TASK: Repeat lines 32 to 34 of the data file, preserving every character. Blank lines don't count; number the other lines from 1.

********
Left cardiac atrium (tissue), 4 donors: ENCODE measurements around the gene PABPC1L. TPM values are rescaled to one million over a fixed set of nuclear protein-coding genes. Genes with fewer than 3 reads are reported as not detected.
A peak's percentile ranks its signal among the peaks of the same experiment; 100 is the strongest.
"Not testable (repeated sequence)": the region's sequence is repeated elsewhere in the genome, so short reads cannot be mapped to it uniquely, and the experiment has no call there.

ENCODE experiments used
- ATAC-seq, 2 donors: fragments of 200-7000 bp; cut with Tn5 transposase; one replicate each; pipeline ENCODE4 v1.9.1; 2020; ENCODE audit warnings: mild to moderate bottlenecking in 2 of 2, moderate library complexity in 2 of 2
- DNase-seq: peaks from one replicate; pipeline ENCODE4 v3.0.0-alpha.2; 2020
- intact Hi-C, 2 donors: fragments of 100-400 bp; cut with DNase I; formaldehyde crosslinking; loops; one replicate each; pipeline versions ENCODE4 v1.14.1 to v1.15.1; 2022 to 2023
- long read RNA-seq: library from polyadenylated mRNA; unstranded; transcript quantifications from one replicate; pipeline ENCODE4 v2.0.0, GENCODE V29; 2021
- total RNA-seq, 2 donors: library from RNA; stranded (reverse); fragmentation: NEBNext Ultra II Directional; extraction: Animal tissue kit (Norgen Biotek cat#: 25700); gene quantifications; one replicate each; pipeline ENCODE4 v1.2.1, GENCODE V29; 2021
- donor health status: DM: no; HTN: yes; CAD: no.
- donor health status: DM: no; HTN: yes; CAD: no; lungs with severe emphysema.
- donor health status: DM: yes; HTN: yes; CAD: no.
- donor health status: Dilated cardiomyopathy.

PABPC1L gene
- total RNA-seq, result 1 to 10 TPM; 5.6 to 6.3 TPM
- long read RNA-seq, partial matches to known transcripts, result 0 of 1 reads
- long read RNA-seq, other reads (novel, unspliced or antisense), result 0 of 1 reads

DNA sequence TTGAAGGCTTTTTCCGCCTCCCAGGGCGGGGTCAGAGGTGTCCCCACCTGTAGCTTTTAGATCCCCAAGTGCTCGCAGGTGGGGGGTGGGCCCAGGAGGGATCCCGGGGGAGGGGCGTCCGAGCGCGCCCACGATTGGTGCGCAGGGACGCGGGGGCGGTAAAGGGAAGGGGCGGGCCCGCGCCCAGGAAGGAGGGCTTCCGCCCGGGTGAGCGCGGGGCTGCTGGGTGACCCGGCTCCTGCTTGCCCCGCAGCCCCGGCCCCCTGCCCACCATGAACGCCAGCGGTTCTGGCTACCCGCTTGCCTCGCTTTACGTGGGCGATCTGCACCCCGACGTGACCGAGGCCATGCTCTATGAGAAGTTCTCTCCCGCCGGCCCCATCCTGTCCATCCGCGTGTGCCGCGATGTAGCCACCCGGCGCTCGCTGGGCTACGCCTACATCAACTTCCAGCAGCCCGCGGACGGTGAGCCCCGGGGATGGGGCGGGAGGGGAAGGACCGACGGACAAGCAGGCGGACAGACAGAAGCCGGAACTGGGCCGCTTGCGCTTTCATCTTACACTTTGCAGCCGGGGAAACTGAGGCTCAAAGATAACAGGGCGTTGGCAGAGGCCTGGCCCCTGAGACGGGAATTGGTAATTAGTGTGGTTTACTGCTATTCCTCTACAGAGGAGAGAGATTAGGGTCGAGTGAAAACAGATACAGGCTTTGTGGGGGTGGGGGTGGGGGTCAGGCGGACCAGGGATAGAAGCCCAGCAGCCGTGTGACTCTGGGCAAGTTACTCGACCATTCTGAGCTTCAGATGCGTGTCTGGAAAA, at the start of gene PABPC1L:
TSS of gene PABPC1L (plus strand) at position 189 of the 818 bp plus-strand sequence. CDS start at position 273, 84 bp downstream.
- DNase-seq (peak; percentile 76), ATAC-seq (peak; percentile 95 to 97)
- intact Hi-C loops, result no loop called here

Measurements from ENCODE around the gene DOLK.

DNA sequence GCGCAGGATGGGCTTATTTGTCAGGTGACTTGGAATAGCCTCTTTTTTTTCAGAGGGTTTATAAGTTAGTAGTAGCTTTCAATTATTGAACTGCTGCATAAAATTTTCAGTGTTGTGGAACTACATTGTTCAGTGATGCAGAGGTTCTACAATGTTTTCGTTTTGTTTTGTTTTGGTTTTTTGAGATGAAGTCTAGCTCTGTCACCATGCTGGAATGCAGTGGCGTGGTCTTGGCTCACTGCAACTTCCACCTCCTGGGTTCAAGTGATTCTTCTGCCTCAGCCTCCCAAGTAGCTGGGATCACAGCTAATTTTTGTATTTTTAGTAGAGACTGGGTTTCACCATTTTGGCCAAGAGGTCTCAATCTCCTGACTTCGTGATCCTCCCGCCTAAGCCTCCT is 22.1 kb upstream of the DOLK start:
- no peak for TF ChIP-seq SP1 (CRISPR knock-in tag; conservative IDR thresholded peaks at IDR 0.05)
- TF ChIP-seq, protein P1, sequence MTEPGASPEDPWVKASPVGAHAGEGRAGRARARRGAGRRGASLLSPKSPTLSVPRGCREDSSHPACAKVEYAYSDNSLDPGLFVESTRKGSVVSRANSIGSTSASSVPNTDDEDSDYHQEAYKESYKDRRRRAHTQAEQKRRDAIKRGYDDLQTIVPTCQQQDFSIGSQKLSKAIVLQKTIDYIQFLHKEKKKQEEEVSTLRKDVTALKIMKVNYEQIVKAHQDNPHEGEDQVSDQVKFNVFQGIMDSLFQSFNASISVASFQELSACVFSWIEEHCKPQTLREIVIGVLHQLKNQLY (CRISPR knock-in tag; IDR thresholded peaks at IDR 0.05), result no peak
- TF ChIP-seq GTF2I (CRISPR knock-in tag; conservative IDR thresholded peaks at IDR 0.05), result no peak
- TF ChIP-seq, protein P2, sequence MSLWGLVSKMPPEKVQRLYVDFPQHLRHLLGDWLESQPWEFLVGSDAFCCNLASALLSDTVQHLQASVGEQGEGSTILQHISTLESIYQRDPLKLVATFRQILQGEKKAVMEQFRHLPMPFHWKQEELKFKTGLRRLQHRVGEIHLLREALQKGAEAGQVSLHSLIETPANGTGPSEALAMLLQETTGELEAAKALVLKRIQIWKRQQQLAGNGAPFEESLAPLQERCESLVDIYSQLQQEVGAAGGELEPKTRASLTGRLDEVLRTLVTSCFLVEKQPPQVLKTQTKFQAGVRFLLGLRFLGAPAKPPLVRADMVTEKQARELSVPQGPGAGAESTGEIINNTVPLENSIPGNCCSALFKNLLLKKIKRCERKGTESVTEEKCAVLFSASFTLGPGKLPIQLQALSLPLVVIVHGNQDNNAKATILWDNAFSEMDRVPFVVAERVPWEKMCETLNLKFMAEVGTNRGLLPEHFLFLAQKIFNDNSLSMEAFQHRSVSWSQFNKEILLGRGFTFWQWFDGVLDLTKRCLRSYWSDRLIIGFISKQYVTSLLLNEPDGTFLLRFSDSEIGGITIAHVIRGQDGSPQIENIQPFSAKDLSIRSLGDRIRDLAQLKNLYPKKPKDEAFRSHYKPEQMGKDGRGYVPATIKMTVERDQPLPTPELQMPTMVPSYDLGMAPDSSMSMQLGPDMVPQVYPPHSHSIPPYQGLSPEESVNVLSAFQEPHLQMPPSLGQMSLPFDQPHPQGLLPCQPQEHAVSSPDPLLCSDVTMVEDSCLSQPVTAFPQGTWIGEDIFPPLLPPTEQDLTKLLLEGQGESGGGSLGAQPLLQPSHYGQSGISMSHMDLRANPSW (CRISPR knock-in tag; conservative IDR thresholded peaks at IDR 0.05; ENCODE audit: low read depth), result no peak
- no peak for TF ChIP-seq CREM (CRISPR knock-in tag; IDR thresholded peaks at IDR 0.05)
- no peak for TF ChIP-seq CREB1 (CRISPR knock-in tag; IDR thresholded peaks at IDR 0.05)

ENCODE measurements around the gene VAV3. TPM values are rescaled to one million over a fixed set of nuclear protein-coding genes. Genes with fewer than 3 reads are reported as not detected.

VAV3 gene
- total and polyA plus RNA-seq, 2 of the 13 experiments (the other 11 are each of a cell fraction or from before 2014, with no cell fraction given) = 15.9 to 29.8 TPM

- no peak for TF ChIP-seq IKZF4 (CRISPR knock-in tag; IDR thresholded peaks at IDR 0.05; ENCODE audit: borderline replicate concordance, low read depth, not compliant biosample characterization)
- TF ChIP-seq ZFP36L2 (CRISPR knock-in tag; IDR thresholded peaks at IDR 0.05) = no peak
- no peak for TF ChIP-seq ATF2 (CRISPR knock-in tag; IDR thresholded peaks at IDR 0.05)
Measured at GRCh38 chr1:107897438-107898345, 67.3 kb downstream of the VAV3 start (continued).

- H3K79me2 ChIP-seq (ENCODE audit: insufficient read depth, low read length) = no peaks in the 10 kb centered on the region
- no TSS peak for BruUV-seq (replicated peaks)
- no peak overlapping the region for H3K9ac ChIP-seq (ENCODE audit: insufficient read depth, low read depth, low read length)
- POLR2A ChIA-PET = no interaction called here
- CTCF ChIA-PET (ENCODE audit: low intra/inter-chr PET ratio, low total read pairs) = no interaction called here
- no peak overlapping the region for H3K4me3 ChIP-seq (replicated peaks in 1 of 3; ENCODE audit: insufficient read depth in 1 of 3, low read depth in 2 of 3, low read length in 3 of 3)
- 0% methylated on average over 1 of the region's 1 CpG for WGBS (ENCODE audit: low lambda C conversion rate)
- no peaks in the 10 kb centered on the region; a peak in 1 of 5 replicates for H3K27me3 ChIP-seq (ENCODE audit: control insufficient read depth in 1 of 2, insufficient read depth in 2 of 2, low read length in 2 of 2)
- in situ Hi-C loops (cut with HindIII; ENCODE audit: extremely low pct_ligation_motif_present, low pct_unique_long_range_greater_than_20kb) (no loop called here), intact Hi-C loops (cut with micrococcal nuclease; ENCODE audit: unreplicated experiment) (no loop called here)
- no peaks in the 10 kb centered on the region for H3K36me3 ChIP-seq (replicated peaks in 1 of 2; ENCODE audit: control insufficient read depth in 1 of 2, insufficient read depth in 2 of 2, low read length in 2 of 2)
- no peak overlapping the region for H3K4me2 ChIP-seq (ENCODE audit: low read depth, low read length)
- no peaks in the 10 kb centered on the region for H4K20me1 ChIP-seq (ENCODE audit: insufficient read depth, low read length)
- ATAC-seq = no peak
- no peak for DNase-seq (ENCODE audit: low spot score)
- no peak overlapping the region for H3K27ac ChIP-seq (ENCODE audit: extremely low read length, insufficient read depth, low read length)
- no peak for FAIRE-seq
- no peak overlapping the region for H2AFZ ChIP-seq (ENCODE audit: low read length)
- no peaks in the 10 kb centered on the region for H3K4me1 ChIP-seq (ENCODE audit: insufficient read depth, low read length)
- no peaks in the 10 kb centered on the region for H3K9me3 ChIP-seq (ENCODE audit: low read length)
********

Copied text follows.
- total and polyA plus RNA-seq, 2 of the 13 experiments (the other 11 are each of a cell fraction or from before 2014, with no cell fraction given) = 15.9 to 29.8 TPM

- no peak for TF ChIP-seq IKZF4 (CRISPR knock-in tag; IDR thresholded peaks at IDR 0.05; ENCODE audit: borderline replicate concordance, low read depth, not compliant biosample characterization)
- TF ChIP-seq ZFP36L2 (CRISPR knock-in tag; IDR thresholded peaks at IDR 0.05) = no peak